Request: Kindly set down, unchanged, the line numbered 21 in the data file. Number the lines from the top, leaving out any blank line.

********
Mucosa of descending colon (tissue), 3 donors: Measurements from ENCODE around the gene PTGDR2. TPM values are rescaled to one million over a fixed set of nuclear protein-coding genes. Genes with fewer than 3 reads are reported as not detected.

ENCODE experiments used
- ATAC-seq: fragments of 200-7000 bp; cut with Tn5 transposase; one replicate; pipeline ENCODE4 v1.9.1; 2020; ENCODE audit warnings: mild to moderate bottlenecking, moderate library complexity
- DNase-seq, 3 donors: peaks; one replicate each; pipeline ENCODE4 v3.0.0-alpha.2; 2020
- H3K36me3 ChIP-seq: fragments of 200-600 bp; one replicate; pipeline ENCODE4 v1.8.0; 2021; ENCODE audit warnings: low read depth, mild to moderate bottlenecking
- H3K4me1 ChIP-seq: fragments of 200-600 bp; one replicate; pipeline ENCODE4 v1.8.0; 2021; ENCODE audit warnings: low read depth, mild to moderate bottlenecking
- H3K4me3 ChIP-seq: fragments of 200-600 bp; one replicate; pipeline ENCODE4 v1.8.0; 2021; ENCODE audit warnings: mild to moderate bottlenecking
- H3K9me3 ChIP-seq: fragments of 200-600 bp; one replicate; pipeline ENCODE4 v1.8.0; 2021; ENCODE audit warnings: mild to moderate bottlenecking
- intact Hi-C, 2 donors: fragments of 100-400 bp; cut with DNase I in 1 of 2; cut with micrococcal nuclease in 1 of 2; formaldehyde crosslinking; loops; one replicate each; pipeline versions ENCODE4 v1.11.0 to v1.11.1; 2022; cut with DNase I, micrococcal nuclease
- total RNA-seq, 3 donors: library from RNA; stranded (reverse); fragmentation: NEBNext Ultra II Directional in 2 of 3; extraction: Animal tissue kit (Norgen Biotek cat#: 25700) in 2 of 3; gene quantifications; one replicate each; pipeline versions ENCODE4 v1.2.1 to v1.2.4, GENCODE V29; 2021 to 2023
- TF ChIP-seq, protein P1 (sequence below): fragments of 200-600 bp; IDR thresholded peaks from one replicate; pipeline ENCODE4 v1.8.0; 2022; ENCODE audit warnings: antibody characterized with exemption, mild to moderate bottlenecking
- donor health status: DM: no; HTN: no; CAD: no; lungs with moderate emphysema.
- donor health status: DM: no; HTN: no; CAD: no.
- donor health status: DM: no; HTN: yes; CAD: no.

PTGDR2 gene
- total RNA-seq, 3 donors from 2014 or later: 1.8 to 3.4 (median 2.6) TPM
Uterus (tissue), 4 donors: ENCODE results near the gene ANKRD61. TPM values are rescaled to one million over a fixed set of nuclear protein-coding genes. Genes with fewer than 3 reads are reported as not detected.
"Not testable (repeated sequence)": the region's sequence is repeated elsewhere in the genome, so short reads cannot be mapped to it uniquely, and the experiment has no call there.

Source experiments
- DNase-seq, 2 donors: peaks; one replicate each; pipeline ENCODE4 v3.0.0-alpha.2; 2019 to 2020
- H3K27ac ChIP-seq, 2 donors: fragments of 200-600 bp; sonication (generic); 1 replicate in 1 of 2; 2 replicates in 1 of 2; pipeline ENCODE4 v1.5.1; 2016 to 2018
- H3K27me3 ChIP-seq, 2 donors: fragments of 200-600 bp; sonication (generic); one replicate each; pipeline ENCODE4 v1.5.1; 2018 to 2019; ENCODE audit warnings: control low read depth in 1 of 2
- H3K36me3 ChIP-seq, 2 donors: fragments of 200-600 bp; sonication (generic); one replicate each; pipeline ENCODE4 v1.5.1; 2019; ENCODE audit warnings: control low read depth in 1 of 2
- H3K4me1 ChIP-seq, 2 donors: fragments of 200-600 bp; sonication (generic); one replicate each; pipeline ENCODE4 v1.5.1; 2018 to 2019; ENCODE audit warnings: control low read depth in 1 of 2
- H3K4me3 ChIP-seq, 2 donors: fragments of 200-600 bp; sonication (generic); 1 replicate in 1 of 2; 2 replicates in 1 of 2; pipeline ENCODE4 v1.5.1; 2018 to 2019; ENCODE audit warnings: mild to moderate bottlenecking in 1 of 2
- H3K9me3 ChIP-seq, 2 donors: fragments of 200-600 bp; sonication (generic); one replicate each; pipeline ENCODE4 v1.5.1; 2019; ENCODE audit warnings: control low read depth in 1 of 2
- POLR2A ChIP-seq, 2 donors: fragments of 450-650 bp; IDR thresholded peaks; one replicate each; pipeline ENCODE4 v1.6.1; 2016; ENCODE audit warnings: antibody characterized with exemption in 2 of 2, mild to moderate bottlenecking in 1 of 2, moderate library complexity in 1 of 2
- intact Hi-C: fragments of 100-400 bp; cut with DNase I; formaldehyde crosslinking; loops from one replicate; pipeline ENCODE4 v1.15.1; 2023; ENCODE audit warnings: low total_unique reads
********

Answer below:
- H3K27ac ChIP-seq, 2 donors: fragments of 200-600 bp; sonication (generic); 1 replicate in 1 of 2; 2 replicates in 1 of 2; pipeline ENCODE4 v1.5.1; 2016 to 2018